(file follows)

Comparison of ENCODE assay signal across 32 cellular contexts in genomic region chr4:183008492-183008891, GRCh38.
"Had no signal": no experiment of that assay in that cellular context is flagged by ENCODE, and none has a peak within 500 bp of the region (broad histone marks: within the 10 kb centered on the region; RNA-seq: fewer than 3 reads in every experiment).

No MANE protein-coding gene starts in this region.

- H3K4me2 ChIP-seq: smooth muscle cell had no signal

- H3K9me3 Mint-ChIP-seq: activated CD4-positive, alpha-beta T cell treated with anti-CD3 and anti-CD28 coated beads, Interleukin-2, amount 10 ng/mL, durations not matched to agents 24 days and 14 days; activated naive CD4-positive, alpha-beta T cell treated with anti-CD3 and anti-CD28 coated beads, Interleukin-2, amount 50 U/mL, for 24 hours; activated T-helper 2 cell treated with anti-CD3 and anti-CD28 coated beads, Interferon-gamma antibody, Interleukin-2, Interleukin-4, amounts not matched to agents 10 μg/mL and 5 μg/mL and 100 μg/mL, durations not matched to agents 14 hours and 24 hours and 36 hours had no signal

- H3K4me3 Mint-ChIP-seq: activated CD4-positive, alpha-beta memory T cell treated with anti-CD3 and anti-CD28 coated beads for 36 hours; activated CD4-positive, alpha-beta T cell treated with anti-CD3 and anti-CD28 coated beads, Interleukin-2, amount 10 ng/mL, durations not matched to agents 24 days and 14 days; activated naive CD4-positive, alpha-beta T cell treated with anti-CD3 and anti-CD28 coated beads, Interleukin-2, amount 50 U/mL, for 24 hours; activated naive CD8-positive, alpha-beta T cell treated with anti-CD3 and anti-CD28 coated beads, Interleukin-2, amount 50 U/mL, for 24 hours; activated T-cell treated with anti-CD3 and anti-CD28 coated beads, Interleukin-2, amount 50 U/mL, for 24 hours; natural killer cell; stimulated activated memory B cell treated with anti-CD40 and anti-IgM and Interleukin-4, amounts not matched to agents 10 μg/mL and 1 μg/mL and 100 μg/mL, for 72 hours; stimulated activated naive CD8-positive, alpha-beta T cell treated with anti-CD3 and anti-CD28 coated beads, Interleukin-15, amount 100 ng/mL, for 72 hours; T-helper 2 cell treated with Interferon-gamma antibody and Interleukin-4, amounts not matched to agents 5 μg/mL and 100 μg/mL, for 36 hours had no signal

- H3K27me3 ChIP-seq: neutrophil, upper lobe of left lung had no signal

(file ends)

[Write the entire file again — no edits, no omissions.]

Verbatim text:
Comparison of ENCODE assay signal across 32 cellular contexts in genomic region chr4:183008492-183008891, GRCh38.
"Had no signal": no experiment of that assay in that cellular context is flagged by ENCODE, and none has a peak within 500 bp of the region (broad histone marks: within the 10 kb centered on the region; RNA-seq: fewer than 3 reads in every experiment).

No MANE protein-coding gene starts in this region.

- H3K4me2 ChIP-seq: smooth muscle cell had no signal

- H3K9me3 Mint-ChIP-seq: activated CD4-positive, alpha-beta T cell treated with anti-CD3 and anti-CD28 coated beads, Interleukin-2, amount 10 ng/mL, durations not matched to agents 24 days and 14 days; activated naive CD4-positive, alpha-beta T cell treated with anti-CD3 and anti-CD28 coated beads, Interleukin-2, amount 50 U/mL, for 24 hours; activated T-helper 2 cell treated with anti-CD3 and anti-CD28 coated beads, Interferon-gamma antibody, Interleukin-2, Interleukin-4, amounts not matched to agents 10 μg/mL and 5 μg/mL and 100 μg/mL, durations not matched to agents 14 hours and 24 hours and 36 hours had no signal

- H3K4me3 Mint-ChIP-seq: activated CD4-positive, alpha-beta memory T cell treated with anti-CD3 and anti-CD28 coated beads for 36 hours; activated CD4-positive, alpha-beta T cell treated with anti-CD3 and anti-CD28 coated beads, Interleukin-2, amount 10 ng/mL, durations not matched to agents 24 days and 14 days; activated naive CD4-positive, alpha-beta T cell treated with anti-CD3 and anti-CD28 coated beads, Interleukin-2, amount 50 U/mL, for 24 hours; activated naive CD8-positive, alpha-beta T cell treated with anti-CD3 and anti-CD28 coated beads, Interleukin-2, amount 50 U/mL, for 24 hours; activated T-cell treated with anti-CD3 and anti-CD28 coated beads, Interleukin-2, amount 50 U/mL, for 24 hours; natural killer cell; stimulated activated memory B cell treated with anti-CD40 and anti-IgM and Interleukin-4, amounts not matched to agents 10 μg/mL and 1 μg/mL and 100 μg/mL, for 72 hours; stimulated activated naive CD8-positive, alpha-beta T cell treated with anti-CD3 and anti-CD28 coated beads, Interleukin-15, amount 100 ng/mL, for 72 hours; T-helper 2 cell treated with Interferon-gamma antibody and Interleukin-4, amounts not matched to agents 5 μg/mL and 100 μg/mL, for 36 hours had no signal

- H3K27me3 ChIP-seq: neutrophil, upper lobe of left lung had no signal